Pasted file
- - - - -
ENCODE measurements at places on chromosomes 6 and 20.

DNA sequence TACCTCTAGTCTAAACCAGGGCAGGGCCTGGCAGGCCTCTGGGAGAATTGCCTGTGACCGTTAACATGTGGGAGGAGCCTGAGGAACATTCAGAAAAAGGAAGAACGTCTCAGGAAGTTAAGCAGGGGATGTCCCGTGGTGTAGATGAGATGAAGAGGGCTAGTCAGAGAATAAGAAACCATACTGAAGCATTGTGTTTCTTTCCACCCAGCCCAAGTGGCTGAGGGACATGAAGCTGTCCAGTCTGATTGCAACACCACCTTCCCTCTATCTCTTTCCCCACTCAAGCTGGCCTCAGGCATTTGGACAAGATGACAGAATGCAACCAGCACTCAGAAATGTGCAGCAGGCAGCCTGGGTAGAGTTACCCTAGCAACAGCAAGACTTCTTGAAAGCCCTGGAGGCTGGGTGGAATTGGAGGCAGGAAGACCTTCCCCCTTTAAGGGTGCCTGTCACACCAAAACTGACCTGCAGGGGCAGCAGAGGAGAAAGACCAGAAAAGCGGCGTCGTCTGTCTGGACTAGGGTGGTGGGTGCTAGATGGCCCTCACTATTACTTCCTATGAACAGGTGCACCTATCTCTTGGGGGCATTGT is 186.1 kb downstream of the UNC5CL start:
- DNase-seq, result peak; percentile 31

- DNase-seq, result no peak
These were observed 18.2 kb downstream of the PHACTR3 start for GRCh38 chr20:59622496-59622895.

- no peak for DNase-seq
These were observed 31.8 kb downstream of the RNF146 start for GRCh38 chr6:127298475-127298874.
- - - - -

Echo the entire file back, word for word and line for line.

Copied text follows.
ENCODE measurements at places on chromosomes 6 and 20.

DNA sequence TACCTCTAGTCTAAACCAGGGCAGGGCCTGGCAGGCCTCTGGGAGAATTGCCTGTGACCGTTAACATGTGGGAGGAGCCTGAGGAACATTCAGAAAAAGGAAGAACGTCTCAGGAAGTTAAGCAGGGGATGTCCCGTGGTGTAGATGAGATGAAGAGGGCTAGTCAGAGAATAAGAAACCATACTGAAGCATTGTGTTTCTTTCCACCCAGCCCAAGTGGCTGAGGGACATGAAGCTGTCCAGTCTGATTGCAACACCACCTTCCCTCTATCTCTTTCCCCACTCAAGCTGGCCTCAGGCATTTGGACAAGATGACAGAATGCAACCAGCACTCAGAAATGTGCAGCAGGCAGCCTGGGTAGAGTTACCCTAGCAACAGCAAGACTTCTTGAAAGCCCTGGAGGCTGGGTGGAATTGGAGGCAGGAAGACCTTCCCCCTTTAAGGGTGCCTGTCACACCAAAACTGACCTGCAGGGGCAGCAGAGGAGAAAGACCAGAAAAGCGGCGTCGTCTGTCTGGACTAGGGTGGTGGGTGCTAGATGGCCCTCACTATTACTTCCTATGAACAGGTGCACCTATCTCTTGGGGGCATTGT is 186.1 kb downstream of the UNC5CL start:
- DNase-seq, result peak; percentile 31

- DNase-seq, result no peak
These were observed 18.2 kb downstream of the PHACTR3 start for GRCh38 chr20:59622496-59622895.

- no peak for DNase-seq
These were observed 31.8 kb downstream of the RNF146 start for GRCh38 chr6:127298475-127298874.